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Vigo Mini Guide
Founded on the shores of the Atlantic Ocean on Spain's north west coast, Vigo's history has been shaped by the seas and the city is home to the largest fishing port in Europe. This Galician city is the also the biggest non-capital in the country with a population of more than a quarter of a million people. Vigo is the biggest city in Galicia so we have a large fleet of cars there. Many of them are concentrated at Vigo Airport.
Vigo suffered a number of attacks during the ages, first from Vikings in the Middle Ages, and then by the English Vice Admiral Sir Francis Drake in the 16th century.
The city was subjected to further raids from Turkish fleets before being annexed by the French general Napoleon in the 19th century while during World War II two German U-Boats were sunk off the coast of Vigo. Now Vigo is famous as an industrial area where the company Peugeot manufacture their cars and as the base of Pescanova, the biggest fishing company in the world.
Sailing is extremely popular there with many regattas held by the main nautical clubs of Vigo, as is recreational fishing. In November 2005 the Volvo Ocean sailing race departed from Vigo and the sailing world championships have also been held there. Vigo's rich history has made it a cultural haven where many artists flourished after the passing of the dictator General Franco. The 'Movida Viguesa' celebrated hedonism in the form of postmodern punk music, and Vigo still has a vibrant night life and is home to musicians such as Ivan Ferreiro, the Galician singer-songwriter.
Tourists who visit Vigo will find there is plenty of sightseeing to enjoy. Vigo is a dramatic looking port which has huge bridges such as the Ponte de Rande and stunning views out across the nearby Monteagudo Island.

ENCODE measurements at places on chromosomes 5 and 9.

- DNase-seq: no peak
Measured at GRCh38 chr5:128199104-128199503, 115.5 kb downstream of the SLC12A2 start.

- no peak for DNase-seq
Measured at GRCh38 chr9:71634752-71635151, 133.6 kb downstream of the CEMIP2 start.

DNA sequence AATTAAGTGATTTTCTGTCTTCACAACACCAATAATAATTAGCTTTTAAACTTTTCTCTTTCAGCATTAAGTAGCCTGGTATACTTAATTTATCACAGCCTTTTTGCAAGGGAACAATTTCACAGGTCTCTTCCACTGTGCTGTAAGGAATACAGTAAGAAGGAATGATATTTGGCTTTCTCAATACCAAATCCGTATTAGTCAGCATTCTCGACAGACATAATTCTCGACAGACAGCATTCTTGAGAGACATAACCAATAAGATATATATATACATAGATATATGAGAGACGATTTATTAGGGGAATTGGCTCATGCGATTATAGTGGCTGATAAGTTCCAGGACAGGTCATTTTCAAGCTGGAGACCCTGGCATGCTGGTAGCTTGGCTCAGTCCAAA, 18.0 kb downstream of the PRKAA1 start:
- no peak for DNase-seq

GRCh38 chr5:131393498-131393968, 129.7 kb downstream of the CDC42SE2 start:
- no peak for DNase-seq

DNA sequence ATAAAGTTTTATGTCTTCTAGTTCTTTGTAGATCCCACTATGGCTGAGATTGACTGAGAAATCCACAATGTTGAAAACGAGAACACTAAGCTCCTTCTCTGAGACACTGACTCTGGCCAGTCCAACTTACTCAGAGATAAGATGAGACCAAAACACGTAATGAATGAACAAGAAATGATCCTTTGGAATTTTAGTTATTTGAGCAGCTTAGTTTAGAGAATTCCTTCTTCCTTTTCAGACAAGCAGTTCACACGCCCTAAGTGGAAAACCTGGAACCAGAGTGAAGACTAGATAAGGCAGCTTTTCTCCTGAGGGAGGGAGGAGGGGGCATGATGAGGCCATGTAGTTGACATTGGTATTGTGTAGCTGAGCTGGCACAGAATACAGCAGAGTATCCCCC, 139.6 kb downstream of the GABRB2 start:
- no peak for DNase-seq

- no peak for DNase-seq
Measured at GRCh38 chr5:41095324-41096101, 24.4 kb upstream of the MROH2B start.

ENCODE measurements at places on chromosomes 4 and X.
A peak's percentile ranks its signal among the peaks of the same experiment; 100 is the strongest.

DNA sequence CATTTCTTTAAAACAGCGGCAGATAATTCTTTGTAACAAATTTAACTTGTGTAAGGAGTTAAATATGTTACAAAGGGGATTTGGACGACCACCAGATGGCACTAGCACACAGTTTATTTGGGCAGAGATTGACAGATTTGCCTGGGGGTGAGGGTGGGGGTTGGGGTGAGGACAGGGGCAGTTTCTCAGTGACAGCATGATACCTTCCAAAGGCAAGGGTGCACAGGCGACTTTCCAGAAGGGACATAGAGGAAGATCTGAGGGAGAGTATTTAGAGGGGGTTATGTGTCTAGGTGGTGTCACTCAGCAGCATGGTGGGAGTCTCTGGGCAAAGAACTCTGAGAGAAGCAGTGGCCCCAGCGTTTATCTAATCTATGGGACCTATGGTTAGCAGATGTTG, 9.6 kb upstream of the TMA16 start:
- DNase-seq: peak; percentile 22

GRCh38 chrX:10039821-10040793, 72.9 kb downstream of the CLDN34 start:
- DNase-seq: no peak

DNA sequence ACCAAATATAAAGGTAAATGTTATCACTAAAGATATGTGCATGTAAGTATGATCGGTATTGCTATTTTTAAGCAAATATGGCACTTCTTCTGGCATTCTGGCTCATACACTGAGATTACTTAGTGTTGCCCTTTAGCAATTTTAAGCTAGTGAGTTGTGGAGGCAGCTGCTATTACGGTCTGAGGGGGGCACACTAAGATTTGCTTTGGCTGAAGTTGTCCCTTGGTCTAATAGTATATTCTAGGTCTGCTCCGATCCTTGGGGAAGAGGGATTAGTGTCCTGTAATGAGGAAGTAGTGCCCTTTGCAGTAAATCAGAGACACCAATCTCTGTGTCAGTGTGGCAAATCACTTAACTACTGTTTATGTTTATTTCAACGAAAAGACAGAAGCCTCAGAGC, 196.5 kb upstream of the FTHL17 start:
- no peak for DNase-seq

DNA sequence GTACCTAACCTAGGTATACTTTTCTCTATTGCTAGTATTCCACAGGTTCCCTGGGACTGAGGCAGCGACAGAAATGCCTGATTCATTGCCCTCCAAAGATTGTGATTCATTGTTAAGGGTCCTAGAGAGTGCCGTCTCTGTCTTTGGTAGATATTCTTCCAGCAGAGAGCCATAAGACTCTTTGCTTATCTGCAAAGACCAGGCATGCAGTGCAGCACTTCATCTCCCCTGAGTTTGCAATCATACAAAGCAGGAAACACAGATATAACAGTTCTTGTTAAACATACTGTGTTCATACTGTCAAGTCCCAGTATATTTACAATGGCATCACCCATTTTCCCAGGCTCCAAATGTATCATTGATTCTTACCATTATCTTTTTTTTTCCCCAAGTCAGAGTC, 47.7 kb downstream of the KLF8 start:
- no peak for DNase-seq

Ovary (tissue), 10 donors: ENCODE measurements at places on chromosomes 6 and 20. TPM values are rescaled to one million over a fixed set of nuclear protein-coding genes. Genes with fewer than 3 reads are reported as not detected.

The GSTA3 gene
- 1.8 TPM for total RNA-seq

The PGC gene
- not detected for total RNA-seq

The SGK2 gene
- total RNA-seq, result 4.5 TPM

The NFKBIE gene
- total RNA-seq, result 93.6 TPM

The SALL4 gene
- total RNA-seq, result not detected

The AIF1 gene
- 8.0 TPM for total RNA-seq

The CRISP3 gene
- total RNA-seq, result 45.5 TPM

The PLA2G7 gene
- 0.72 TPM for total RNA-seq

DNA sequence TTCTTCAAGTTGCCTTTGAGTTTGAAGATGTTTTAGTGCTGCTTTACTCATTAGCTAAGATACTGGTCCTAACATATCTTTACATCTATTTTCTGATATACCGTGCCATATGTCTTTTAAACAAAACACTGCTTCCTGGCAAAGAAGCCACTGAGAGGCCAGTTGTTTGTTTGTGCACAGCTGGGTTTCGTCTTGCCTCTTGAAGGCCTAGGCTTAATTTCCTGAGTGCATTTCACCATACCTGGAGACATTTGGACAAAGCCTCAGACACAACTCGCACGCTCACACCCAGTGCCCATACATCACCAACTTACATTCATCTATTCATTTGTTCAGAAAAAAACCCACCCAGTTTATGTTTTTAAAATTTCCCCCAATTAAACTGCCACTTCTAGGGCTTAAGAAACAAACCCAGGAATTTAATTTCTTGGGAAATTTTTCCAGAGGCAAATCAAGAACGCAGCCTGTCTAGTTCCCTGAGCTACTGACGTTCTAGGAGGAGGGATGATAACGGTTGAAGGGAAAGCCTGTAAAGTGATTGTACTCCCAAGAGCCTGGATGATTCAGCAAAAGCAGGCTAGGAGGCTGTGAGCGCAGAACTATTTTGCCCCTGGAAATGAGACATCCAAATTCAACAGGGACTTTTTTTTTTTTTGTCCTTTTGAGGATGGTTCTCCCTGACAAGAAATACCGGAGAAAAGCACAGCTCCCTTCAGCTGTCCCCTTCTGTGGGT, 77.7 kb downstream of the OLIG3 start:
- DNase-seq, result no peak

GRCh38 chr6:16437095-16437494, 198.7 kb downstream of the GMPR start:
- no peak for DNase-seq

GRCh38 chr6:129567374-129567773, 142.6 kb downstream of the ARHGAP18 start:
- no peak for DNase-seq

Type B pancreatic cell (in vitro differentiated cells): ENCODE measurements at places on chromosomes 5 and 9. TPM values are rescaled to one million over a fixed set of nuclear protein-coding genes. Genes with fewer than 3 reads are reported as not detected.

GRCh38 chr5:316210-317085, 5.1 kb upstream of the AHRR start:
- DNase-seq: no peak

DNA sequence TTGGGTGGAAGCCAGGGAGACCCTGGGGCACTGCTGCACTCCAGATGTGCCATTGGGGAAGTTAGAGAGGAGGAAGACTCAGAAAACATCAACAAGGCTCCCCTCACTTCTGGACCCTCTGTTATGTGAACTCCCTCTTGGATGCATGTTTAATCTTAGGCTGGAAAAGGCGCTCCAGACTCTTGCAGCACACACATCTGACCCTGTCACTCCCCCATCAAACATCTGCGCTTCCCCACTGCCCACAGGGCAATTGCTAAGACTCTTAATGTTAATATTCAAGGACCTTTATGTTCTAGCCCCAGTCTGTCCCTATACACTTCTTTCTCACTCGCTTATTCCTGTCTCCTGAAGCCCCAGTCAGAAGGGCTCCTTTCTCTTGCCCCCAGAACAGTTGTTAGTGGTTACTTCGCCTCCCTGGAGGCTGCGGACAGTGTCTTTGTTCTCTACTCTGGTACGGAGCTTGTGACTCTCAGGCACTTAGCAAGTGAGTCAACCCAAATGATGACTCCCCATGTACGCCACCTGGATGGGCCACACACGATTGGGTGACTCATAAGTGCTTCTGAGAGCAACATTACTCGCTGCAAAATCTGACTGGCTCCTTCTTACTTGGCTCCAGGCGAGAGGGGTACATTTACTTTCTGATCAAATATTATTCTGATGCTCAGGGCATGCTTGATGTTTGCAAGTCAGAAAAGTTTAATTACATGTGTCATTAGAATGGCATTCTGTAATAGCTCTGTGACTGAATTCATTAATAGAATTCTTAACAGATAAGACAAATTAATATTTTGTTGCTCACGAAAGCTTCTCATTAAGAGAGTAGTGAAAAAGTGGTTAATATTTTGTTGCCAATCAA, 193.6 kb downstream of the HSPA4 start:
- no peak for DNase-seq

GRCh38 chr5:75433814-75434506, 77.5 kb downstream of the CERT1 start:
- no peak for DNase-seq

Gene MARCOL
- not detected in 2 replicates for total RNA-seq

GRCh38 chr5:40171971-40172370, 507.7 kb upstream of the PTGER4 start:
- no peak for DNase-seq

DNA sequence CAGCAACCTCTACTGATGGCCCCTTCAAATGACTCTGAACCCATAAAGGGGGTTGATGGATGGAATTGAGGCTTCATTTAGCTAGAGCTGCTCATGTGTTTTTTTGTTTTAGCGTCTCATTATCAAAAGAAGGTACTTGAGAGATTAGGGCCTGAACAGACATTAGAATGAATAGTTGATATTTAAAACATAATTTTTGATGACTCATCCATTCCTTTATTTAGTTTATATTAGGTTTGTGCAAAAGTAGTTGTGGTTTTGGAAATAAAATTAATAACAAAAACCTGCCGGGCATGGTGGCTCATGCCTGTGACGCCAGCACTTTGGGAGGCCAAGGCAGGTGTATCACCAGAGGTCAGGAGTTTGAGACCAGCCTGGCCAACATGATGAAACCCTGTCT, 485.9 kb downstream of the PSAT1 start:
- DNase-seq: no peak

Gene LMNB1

It also has one of the mildest climates in Spain for those who are looking to escape the heat, with temperatures between 20 degrees Celsius in the summer and 10 degrees Celsius in the winter. The culinary specialty of Vigo is fish, especially Galician oysters, so be sure to visit the Pedra market where you can sample them and wash them down with Vigo's wide variety of wines.
Vigo has a number of reasonably priced two and three star hotels as well as more luxurious four star hotels to stay in. The city provides a good base from which to visit other coastal towns and cities in Galicia so car hire is a good idea if you want to explore the area.
- A three day festival starts on the 28th March called 'The Reconquest of Vigo' and celebrates the occasion in 1809 when the townspeople rose up and evicted the occupying French army. Mock battles, accompanied by plenty of food and drink, and the ceremonial beating down of a villa door, all add to the excitement which is repeated a week later in the neighbouring town of Bouzas.